Marine Corps Boot Camp, 1942

From The Fighting Bunch, by Chris DeRose (St. Martin’s, 2020), Kindle pp. 58-59:

Bill [White] saw the Pacific Ocean for the first time from boot camp. “A big pile of water,” he decided, like an oversized pond back home. But he couldn’t stop looking: the waves rushing in and out, water as far as he could see. “It was something else,” he conceded privately. Bill strained to see the ocean without anyone catching on. He didn’t want to look like a “dummy” for being too excited.

“Man!” Bill couldn’t believe his new wardrobe. “Two pairs of dress shoes, three pairs of field shoes.” Back home he had a pair of “run-over brogan shoes” that had to last until his toes were sticking out. Now he had five pairs of shoes and new pants and shirts, “a dozen socks,” a “dozen pair of underwear, undershirts.”

Bill felt “on top of the world.” All the recruits did. They came from all over the United States but had being poor in common. Back home it was “thin gravy with a fork!” Now they sat at long tables and ate the best meals of their lives. “They passed the beans and chicken and everything right down the line; you got all you wanted to eat. Man, this is something else!” Bill realized that he had never been full before. He had to sign up for war before he’d ever sat down and had enough to eat. Another revelation was soon to follow. When the marines appeared to be doing something for your physical comfort, expect the worst.

“The training was hard,” Bill said. They “lived in the boondocks” and ran five or six miles every morning at sunup. They staged raids and war games. Bill and the recruits went on forest hikes—fifty or sixty miles over three or four days. “You’d think your feet was wore off plum up to your knees,” he said. “It never seemed to quit.” They never walked anywhere. It was always a run. They ran up hills with drill instructors shooting live ammunition at their feet.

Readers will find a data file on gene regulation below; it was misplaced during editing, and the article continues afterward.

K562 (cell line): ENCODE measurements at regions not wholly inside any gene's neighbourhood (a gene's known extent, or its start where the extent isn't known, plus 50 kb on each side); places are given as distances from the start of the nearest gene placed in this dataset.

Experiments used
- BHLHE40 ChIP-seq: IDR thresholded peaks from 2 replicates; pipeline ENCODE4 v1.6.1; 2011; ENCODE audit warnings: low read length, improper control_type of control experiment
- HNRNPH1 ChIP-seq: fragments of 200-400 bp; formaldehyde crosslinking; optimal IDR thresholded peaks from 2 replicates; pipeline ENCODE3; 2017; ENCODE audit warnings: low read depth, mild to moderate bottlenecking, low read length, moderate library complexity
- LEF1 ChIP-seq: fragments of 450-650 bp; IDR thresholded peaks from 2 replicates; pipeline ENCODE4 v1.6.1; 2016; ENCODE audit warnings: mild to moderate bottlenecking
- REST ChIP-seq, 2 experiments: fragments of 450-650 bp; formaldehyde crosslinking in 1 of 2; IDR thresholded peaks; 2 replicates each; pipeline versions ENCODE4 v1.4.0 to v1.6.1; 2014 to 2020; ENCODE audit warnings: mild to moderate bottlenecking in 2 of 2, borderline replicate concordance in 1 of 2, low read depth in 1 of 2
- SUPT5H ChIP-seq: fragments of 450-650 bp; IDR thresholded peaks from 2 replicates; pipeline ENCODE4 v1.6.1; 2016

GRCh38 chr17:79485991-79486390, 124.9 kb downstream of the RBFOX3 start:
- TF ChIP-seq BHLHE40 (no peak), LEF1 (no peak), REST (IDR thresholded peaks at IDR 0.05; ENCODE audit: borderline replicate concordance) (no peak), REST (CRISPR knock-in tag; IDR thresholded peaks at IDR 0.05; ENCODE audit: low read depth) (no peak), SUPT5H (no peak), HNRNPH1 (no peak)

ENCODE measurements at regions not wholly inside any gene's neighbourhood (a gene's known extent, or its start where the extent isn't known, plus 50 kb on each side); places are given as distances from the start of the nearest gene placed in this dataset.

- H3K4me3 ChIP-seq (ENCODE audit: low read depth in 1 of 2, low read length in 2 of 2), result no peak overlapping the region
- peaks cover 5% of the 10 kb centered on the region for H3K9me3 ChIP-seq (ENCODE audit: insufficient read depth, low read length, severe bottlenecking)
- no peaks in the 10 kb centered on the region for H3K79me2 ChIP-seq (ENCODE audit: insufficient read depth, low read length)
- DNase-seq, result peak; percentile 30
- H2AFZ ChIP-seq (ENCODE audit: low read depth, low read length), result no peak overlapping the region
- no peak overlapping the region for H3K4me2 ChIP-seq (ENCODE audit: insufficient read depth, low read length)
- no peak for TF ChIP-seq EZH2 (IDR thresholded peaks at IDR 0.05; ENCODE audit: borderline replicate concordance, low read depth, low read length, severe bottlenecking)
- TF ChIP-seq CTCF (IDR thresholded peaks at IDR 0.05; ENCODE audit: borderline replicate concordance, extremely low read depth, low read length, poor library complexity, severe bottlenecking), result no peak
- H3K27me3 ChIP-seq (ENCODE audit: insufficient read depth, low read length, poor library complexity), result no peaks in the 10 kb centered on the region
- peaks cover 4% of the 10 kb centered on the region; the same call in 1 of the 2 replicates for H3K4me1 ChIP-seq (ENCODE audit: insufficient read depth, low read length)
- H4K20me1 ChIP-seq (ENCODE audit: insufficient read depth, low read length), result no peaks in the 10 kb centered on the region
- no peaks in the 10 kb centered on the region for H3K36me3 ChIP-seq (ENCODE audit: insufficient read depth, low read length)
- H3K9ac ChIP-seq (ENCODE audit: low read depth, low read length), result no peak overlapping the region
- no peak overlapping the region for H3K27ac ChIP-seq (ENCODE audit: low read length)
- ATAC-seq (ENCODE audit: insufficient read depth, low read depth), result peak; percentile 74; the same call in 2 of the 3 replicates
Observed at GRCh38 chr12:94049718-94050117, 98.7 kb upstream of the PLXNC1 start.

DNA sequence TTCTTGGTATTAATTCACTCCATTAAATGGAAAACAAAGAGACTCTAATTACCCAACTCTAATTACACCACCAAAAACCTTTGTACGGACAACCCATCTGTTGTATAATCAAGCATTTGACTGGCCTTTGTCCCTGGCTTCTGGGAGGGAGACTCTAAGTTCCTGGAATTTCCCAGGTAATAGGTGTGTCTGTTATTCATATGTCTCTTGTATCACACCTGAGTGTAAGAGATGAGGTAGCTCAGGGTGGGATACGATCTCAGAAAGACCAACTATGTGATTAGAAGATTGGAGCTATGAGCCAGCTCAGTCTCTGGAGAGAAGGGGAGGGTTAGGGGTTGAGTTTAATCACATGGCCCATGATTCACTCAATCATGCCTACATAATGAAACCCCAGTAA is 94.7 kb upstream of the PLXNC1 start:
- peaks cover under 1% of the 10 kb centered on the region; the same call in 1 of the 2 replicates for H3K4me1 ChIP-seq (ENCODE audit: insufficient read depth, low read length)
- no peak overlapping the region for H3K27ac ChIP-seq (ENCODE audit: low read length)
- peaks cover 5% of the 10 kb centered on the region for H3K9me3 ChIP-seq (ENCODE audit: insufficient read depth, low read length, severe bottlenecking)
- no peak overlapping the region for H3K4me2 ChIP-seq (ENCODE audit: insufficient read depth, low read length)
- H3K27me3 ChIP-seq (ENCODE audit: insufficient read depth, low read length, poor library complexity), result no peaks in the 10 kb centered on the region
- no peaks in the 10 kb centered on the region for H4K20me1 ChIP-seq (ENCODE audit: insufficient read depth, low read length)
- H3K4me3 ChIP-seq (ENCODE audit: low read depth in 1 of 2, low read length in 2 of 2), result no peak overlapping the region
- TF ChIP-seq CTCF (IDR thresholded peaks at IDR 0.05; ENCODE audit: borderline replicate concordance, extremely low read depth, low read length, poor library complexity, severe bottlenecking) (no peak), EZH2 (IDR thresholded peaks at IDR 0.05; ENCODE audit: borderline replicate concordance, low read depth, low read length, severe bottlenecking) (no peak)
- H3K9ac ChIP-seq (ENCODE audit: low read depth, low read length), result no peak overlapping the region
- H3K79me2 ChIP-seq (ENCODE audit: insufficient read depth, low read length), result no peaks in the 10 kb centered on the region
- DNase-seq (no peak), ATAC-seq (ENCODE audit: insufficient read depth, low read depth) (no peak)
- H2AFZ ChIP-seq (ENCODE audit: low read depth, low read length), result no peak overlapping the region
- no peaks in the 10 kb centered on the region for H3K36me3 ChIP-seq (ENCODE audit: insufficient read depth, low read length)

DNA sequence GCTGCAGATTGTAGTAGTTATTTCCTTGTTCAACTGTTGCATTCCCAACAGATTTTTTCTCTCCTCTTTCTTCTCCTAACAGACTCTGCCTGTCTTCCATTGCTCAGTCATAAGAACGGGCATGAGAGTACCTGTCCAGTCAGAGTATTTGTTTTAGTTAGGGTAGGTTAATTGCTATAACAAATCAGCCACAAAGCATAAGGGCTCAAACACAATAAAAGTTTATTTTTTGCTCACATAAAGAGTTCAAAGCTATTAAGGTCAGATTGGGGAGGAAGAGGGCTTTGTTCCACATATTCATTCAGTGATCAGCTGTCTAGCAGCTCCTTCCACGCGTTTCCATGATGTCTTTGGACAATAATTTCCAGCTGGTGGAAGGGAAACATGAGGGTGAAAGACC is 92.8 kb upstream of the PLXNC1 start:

There was a new vocabulary to learn. Underwear was “skivvies”; the bathroom was “the head”; “782 gear” was named for the form you had to sign. There were rough incentives to get things right. Drill instructors wouldn’t think twice about hitting you with a stick. Rarer but not unheard of was a punch in the nose. If you dropped your rifle, they’d make you sleep on eight of them. Bill, who as a little boy had bucked the rules at North City School, regularly got into it with his instructors. He spent a lot of time restricted to bread and water and cleaned plenty of dirty plates on “kitchen patrol.” It helped straighten him out “a little bit,” he admitted. Bill resolved to be just good enough to avoid getting kicked out of the marines.

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Filed under economics, education, food, military, U.S., war

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